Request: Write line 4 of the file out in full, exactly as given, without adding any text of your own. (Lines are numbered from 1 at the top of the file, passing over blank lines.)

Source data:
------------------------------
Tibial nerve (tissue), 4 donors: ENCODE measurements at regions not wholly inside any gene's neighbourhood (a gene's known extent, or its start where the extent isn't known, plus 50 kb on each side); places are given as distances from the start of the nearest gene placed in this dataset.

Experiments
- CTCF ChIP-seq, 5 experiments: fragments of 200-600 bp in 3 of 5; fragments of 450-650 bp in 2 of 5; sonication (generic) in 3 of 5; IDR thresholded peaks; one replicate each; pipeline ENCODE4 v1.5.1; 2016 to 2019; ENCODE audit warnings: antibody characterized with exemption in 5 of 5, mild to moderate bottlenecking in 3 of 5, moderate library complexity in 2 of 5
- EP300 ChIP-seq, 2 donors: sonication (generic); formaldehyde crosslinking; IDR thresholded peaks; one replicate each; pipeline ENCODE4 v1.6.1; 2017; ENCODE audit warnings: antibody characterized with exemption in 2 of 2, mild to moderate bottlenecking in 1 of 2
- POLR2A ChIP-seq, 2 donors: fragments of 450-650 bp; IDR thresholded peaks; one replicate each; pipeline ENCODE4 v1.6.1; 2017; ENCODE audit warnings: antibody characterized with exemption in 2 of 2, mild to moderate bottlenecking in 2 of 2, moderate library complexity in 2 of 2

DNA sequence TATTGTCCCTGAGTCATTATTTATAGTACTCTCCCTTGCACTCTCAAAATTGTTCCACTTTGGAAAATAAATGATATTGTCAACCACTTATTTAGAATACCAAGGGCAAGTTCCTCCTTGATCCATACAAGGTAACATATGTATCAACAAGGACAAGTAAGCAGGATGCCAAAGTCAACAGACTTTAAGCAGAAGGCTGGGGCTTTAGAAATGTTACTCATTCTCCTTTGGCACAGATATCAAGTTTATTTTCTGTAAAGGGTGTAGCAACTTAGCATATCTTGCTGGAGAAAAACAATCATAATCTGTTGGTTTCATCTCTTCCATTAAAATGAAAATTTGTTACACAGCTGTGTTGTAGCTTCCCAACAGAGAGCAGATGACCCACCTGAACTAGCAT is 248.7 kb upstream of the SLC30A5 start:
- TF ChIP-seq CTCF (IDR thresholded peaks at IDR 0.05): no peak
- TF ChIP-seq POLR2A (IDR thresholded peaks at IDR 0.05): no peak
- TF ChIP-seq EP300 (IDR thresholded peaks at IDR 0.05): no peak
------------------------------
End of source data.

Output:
- EP300 ChIP-seq, 2 donors: sonication (generic); formaldehyde crosslinking; IDR thresholded peaks; one replicate each; pipeline ENCODE4 v1.6.1; 2017; ENCODE audit warnings: antibody characterized with exemption in 2 of 2, mild to moderate bottlenecking in 1 of 2